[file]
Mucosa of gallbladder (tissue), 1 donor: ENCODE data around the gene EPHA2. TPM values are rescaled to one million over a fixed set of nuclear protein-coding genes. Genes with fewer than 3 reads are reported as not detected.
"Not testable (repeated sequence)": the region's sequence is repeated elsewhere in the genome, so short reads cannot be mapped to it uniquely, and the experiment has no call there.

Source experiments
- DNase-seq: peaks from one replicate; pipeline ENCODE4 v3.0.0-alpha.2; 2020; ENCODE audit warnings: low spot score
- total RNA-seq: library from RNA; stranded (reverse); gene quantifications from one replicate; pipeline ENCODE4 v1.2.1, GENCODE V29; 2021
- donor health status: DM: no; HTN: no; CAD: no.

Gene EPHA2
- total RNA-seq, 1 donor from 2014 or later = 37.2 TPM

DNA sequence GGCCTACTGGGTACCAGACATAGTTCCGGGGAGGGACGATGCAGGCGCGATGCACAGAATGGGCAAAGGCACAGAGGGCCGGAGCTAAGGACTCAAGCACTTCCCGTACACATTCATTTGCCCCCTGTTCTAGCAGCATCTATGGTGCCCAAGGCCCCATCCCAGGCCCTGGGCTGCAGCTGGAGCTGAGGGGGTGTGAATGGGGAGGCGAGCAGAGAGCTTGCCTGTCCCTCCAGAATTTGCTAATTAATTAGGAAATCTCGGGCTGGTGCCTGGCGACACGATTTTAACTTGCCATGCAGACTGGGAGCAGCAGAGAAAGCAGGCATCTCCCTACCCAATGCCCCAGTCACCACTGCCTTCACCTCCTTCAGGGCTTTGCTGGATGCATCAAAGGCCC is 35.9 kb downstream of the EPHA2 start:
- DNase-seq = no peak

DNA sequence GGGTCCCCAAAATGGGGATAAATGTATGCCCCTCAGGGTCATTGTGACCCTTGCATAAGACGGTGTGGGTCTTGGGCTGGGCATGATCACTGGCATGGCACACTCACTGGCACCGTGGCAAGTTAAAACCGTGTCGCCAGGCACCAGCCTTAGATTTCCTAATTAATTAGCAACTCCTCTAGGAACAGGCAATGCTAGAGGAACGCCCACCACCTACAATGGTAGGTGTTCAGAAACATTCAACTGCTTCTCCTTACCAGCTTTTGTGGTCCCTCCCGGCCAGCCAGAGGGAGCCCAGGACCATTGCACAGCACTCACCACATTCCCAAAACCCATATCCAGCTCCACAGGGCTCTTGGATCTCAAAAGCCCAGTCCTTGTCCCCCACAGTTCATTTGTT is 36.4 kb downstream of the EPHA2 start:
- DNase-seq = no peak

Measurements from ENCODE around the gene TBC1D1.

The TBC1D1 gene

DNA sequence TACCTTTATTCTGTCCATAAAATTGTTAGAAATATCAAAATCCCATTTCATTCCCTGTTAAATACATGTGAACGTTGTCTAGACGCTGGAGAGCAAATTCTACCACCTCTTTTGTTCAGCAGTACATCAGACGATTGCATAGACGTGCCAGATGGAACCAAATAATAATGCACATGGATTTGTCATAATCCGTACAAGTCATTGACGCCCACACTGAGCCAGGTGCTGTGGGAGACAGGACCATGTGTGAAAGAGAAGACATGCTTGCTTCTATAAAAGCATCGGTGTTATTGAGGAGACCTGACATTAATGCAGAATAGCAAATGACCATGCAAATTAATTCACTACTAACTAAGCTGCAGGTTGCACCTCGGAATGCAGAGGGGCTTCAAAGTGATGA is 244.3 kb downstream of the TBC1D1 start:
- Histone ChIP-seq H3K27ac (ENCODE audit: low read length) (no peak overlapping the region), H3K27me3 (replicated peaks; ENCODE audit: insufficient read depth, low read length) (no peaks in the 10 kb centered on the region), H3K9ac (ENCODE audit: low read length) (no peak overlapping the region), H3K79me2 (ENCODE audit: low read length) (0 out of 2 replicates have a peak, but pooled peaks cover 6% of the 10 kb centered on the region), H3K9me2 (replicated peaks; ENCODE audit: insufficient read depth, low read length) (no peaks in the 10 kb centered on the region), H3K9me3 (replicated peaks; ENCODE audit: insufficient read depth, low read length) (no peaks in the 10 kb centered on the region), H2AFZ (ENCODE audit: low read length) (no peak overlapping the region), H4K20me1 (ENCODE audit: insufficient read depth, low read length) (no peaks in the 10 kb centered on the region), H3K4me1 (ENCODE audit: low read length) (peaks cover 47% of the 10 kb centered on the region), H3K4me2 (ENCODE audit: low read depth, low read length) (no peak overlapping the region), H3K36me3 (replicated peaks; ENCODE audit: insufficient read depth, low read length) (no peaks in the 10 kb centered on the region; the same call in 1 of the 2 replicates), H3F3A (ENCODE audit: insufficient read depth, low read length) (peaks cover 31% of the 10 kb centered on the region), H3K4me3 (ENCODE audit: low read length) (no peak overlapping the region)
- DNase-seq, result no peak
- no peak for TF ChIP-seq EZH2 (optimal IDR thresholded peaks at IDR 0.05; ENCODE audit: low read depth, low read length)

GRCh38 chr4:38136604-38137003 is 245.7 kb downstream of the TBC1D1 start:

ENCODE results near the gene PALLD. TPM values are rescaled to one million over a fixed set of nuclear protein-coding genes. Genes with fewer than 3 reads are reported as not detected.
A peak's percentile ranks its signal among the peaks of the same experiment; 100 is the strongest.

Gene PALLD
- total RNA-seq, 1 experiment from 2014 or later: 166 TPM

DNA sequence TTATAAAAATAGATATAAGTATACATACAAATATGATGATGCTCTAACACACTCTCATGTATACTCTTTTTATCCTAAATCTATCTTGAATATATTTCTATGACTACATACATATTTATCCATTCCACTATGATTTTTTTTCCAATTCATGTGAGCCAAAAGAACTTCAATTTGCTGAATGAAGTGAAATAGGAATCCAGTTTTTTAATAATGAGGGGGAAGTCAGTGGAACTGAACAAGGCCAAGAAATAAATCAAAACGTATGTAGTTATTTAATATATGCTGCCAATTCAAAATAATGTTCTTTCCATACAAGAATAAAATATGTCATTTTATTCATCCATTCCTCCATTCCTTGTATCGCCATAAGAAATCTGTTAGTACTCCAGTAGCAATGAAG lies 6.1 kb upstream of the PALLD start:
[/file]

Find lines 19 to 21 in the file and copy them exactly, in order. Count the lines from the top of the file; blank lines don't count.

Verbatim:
GRCh38 chr4:38136604-38137003 is 245.7 kb downstream of the TBC1D1 start:

ENCODE results near the gene PALLD. TPM values are rescaled to one million over a fixed set of nuclear protein-coding genes. Genes with fewer than 3 reads are reported as not detected.
A peak's percentile ranks its signal among the peaks of the same experiment; 100 is the strongest.